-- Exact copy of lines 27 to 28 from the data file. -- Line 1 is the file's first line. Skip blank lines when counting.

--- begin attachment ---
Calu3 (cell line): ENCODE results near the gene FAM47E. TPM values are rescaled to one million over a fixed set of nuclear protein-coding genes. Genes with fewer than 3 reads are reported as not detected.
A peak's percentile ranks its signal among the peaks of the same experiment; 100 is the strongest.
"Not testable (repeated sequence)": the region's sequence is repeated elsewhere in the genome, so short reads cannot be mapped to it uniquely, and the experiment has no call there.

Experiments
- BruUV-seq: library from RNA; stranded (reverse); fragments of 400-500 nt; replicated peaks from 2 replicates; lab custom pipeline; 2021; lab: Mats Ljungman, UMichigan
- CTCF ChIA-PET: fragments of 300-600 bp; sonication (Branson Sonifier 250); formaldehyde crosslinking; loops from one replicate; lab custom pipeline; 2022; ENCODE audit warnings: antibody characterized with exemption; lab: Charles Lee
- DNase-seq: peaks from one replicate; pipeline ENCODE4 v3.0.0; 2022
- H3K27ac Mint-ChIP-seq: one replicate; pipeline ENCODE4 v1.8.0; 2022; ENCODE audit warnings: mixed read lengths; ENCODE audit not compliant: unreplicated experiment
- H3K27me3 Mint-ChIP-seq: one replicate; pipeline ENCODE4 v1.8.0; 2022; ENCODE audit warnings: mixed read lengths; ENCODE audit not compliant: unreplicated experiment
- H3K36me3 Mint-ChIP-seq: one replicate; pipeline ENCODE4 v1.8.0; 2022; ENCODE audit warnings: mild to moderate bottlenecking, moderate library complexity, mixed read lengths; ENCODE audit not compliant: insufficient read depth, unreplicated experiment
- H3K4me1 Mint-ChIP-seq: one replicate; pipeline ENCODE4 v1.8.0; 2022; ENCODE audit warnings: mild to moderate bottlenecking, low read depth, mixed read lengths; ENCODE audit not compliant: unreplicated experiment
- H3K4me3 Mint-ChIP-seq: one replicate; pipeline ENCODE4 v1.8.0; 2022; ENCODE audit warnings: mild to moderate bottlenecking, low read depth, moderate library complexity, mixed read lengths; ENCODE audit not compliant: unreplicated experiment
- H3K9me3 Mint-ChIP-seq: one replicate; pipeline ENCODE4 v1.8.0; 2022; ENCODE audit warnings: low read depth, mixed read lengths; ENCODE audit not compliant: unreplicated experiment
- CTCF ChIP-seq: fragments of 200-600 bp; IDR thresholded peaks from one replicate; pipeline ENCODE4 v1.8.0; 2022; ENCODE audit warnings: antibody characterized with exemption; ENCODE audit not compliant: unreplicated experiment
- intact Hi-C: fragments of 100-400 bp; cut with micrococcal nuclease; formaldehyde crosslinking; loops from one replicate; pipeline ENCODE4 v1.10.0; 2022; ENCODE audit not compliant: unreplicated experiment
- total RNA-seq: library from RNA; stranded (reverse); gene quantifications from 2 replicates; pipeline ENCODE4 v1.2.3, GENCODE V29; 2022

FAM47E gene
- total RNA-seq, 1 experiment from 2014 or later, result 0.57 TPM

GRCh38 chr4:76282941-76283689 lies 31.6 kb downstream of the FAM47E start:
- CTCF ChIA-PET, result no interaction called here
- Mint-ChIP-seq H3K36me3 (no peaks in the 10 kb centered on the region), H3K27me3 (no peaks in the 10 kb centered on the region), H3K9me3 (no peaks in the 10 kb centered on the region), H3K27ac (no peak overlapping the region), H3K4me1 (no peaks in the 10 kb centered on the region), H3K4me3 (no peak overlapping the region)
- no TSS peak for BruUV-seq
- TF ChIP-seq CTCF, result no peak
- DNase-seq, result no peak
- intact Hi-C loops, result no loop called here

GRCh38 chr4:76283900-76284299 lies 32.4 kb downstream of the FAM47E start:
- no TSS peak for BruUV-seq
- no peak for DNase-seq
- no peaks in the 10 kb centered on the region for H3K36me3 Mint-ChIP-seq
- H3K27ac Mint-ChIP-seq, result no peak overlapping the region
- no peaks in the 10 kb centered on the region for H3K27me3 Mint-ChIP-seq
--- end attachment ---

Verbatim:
- no TSS peak for BruUV-seq
- no peak for DNase-seq